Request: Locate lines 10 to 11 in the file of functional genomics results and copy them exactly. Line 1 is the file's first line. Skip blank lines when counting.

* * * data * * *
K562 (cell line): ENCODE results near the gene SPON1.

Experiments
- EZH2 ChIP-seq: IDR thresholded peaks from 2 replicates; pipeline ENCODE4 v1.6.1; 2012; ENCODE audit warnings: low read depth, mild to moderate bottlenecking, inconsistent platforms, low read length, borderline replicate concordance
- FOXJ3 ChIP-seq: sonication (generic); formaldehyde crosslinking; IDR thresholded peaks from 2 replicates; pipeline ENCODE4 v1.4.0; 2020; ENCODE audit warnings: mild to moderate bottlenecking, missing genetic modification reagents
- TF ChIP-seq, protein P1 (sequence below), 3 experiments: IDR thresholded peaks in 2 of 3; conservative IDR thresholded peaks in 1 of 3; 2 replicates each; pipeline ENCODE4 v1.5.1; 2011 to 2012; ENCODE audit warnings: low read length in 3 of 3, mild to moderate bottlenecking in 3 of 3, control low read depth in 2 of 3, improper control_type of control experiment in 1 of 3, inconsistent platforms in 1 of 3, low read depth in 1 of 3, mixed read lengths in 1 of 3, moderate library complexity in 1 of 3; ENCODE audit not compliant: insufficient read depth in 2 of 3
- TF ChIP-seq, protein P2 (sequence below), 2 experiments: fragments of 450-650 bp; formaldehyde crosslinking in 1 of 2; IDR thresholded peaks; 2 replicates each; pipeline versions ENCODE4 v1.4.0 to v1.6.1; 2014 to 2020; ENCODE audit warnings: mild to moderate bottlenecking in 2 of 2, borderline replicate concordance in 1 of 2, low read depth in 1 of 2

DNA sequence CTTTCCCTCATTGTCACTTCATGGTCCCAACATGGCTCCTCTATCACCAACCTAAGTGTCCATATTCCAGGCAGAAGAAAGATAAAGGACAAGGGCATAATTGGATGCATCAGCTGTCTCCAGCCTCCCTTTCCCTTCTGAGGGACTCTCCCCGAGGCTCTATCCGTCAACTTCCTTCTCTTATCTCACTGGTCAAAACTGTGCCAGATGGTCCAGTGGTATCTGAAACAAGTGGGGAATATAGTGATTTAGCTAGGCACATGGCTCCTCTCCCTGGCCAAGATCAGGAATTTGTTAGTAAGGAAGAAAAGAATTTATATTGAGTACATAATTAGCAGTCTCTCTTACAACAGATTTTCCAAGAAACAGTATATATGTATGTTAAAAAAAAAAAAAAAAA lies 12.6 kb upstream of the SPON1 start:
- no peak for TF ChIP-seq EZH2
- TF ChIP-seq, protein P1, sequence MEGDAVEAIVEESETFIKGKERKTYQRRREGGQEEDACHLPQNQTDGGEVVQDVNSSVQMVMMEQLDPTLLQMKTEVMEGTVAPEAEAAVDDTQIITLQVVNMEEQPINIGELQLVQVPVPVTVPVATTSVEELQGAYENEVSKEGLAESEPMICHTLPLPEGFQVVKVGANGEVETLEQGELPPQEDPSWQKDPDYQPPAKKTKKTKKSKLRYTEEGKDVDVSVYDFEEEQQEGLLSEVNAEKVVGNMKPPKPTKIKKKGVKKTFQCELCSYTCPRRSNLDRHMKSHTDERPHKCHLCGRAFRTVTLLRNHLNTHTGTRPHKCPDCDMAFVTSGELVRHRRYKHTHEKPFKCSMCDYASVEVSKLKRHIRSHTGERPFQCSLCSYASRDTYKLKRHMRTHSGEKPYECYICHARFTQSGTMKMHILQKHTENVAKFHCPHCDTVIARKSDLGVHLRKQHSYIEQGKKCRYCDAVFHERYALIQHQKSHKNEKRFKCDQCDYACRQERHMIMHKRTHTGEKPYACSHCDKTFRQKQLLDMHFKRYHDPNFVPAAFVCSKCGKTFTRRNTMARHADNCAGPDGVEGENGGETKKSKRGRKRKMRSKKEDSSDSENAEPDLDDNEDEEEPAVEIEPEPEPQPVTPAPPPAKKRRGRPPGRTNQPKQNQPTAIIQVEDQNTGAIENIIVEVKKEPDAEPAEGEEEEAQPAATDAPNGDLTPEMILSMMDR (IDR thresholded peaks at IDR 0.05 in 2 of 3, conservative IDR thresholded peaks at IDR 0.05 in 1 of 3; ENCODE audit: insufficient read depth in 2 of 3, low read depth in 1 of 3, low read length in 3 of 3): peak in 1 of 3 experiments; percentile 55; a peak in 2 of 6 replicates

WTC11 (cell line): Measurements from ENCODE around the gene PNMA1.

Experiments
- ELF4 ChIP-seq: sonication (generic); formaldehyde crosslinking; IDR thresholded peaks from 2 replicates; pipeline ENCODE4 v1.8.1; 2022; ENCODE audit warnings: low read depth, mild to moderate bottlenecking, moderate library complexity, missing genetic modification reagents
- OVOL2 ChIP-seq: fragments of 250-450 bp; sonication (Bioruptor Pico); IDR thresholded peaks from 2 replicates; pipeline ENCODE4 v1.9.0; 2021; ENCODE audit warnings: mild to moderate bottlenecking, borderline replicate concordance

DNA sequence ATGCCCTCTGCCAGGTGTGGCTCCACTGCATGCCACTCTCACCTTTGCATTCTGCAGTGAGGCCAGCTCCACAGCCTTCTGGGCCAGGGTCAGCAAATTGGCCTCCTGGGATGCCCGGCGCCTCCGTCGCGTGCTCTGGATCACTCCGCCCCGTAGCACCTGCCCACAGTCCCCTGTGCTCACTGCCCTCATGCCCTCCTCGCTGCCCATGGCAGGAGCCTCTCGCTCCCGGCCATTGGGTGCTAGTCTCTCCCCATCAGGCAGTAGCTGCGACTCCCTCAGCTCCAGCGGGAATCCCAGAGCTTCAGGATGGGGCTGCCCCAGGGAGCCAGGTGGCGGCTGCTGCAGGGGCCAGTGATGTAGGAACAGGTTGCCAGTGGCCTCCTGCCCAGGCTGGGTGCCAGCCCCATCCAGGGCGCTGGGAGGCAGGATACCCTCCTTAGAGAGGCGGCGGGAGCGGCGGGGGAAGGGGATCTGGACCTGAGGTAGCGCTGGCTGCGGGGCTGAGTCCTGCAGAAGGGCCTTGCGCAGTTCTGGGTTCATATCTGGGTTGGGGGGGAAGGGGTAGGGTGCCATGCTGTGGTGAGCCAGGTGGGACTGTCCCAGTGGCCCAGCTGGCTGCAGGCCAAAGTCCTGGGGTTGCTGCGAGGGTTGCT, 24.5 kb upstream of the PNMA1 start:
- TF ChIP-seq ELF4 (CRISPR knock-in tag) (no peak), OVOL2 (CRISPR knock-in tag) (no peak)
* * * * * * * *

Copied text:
WTC11 (cell line): Measurements from ENCODE around the gene PNMA1.

Experiments